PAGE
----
Published: 14th Feb 2017

Bristol’s Good City Economy plan will seek to embed resilience within the city’s local economy

This is no longer about salami-slicing but cutting. The things you view as part of the social fabric are going to stop and the only option is to look at alternatives.’

Thus one of the speakers at People, Places and Spaces: community-led solutions for Bristol, summed up the bleak reality for the city, following the council’s announcement that it needs to cut more than £100m from its budget over the next five years.

Figuring out the ‘alternative’ was the aim of the event, convened by Locality South West and Bristol Council, and attended by over 200 people from community and voluntary organisations across the city.

There are no positives from a local council making budget cut of the size that are coming to Bristol, but the conversations that have begun in the city could, it is hoped, bring fresh thinking to a range of issues across the city.

Bristol Council and Locality South West are partnering with NEF and CLES for the Good City Economies project in Bristol and will spend the next six months on a range of work aimed at embedding resilient, community-led solutions to the city’s social and economic issues.

Firstly, the project will seek to build a strong community business network in the city that works closely with the council around ‘alternative’ solutions as services move from publicly funded provision. Secondly, it will seek to embed resilience within the city’s local economic strategy.

Challenging the perception of ‘community-led’

Paul Hassan, development manager at Locality South West, wants the community sector and the council to work together to build new models for public services and community businesses, models that build on the social and physical assets of the place and which challenge perceptions of what community-led can look like.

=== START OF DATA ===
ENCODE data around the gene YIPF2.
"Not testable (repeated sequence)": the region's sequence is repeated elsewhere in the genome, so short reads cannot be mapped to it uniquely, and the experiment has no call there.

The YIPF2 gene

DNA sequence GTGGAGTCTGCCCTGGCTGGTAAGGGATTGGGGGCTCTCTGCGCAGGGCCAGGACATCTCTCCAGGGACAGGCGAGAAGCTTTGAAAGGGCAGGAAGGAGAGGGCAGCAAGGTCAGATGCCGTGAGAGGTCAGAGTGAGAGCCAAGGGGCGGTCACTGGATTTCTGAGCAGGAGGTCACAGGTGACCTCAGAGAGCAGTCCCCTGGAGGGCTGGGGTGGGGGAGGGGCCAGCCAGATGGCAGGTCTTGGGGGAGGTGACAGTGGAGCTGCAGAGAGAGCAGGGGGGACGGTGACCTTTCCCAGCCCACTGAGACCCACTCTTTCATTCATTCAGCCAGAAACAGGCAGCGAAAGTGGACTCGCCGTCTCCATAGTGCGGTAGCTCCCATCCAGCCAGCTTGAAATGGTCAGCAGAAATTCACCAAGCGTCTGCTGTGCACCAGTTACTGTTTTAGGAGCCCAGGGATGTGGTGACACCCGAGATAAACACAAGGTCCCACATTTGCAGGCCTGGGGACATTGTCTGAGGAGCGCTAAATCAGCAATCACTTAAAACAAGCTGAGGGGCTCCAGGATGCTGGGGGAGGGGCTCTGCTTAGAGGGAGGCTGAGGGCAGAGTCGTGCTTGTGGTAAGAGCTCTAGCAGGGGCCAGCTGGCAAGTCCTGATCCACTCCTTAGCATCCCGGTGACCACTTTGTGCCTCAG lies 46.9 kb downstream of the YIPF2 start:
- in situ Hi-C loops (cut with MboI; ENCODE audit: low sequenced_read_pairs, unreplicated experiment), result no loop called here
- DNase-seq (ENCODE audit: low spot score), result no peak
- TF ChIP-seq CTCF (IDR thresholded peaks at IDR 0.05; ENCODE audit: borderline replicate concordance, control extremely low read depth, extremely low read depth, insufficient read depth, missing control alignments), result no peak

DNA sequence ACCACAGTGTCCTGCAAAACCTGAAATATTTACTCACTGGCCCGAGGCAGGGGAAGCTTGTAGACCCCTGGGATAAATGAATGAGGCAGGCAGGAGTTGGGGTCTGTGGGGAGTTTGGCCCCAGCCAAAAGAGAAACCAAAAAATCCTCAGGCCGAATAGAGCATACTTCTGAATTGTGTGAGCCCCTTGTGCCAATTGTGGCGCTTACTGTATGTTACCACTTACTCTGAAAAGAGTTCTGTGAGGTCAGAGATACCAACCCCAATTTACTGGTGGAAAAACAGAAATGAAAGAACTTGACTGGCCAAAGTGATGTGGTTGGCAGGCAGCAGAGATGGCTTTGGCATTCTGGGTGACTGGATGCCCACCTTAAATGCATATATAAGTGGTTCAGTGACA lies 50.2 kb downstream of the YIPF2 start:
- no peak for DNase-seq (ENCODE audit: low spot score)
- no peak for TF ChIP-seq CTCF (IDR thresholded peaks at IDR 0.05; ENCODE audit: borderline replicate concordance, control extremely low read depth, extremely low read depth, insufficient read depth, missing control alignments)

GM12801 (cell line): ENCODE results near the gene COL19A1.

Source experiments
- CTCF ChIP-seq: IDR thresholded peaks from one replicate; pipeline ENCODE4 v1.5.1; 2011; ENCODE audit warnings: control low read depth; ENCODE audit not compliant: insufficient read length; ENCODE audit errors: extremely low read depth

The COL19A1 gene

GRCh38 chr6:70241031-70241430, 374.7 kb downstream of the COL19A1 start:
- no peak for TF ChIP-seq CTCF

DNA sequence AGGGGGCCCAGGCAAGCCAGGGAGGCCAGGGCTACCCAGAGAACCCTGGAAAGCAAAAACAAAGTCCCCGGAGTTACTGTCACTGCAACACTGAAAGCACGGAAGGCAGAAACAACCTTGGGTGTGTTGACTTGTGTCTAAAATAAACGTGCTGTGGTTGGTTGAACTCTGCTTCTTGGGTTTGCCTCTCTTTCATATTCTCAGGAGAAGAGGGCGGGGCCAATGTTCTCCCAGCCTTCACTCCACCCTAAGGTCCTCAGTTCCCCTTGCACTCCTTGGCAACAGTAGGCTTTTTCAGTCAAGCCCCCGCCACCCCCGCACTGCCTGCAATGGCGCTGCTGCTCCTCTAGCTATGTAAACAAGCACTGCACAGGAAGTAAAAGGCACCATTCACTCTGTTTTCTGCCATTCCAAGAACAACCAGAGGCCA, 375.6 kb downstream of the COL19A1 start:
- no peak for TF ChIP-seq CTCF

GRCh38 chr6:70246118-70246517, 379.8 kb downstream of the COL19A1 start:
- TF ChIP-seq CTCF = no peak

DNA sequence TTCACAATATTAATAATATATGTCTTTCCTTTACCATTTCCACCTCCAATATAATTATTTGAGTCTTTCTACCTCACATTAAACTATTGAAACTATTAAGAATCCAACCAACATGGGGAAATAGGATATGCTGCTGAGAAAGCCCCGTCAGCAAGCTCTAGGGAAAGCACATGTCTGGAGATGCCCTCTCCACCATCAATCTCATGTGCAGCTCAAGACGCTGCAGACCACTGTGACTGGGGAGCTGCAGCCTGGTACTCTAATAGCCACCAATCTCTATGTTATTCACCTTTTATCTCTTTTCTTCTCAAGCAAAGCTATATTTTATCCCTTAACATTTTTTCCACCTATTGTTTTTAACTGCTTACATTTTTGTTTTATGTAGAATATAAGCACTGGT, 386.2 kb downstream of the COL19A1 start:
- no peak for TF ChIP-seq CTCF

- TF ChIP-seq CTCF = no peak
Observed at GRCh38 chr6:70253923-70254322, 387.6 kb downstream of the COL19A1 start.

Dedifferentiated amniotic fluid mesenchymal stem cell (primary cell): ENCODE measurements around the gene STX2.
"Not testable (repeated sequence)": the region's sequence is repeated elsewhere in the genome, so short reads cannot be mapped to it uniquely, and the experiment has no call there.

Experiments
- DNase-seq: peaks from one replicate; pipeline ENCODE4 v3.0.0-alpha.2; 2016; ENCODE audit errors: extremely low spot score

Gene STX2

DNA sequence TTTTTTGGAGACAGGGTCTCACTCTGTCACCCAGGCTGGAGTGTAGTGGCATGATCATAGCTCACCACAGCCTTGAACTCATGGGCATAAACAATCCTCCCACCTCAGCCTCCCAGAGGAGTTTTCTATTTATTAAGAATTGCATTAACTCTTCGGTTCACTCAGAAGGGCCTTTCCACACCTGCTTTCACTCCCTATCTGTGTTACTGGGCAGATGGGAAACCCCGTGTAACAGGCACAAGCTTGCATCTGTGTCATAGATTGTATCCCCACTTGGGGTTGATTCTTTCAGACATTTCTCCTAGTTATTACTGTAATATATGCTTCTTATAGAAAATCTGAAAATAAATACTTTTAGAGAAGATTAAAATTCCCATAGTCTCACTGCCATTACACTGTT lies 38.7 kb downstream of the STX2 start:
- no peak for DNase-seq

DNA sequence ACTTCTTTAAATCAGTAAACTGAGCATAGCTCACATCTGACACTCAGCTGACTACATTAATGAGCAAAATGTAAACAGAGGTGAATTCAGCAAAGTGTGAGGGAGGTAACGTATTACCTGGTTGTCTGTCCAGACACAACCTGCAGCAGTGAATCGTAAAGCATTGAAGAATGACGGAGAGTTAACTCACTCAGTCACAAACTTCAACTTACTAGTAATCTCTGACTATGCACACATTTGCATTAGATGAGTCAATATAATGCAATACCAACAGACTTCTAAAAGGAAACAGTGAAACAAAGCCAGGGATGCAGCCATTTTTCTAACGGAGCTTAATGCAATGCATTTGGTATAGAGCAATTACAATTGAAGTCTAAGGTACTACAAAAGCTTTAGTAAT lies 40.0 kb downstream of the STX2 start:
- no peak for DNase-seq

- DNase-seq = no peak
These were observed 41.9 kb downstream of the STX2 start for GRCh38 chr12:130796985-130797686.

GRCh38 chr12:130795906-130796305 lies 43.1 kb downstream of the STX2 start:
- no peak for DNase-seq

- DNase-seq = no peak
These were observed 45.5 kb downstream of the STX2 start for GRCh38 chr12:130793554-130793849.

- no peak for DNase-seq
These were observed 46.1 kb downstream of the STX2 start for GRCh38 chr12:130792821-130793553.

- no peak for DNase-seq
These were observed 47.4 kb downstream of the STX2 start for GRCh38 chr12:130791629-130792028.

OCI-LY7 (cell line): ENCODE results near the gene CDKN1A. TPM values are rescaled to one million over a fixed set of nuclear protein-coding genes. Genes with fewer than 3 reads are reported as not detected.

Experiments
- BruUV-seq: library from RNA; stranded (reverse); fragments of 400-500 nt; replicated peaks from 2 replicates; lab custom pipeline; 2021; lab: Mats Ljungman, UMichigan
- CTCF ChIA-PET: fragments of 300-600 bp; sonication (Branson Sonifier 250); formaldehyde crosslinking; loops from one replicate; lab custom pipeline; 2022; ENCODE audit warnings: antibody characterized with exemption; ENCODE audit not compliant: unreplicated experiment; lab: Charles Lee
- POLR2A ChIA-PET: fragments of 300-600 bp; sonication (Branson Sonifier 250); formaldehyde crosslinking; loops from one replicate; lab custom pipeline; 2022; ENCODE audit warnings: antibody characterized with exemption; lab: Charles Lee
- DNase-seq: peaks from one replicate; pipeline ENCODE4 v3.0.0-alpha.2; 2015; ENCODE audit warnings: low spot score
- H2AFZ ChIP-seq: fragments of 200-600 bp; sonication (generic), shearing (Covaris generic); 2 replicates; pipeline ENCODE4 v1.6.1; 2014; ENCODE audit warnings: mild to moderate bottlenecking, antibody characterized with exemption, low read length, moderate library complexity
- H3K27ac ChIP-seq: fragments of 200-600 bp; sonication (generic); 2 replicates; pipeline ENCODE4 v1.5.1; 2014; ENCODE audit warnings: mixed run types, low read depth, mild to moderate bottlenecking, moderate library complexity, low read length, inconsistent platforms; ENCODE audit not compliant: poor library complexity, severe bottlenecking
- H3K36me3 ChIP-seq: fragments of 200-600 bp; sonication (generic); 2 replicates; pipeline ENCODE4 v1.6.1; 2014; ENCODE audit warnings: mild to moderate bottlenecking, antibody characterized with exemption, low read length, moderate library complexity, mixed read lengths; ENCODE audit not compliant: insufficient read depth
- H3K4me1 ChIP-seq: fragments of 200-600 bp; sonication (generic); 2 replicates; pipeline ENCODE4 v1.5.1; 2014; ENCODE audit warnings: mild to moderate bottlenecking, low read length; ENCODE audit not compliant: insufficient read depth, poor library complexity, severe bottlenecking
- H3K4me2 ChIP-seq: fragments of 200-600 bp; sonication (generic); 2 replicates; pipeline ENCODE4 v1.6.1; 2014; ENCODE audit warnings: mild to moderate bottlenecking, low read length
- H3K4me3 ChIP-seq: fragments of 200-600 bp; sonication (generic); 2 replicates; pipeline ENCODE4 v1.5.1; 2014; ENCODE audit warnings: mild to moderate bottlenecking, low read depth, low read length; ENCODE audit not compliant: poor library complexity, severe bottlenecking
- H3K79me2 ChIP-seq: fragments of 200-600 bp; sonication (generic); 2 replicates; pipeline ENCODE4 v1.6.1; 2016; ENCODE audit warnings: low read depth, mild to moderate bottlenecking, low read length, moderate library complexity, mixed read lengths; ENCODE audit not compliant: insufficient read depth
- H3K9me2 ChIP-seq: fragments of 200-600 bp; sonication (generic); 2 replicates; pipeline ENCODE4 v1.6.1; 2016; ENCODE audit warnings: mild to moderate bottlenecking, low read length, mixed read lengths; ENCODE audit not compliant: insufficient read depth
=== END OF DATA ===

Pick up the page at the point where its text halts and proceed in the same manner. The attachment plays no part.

The council’s corporate strategy document calls for ‘community-led’ solutions not only for the running of parks and libraries but also for greater social and economic resilience. Another Locality project – Keep it local for Economic Resilience – is currently doing a piece of work in the city to look at how procurement structures could be used to create more social value.

There are many models and anchor institutions already based in the city, including Knowle West Media Centre, which runs Bristol Maker Lab, which trains people in digital manufacturing and takes on commercial contracts, Barton Hill Settlement and Southmead Development Trust.

But a key challenge for the council and the city as a whole is how to integrate and align some of its functions, not only to save money but also to allow it to think differently about its social and economic challenges. How could commissioning and procurement structures change so that they work more closely with the local anchor community organisations? How could social and economic aims be better aligned? What does innovation mean in relation to local economic resilience?

For while Bristol has huge levels of social capital and community involvement, the city also has deep social and economic inequalities, with a wide gap between its richer and poorer areas.

Integration is beginning to happen. The mayor has set up a City Office that will bring local public, private and social sector organisations together from across the city to tackle issues such as homelessness.

Embedding resilience within the city’s economy

The council has also launched a resilience strategy as a framework for decision-making in the city, uniting Bristol’s people, institutions and organisations to focus on what’s needed to build resilience into all aspects of city life.

It is a 50-year view of the city, developed with the idea that a new economic paradigm is needed, one that moves away from a focus on GDP and GVA and towards one that works more closely with the particularities of Bristol.

Sarah Toy is the council’s resilience officer with a brief to work across departments to embed resilience across a range of issues. Over the next six months she will work with NEF to look at ways in which the city’s current approach to city growth can be shifted. This could include, for example, applying a resilience impact assessment to any proposed economic development plans, and working with the economic development team to develop joint approaches to implementing the resilient city strategy.

  • Turn to page 2 to read Paul Hasan’s blog: People, places and spaces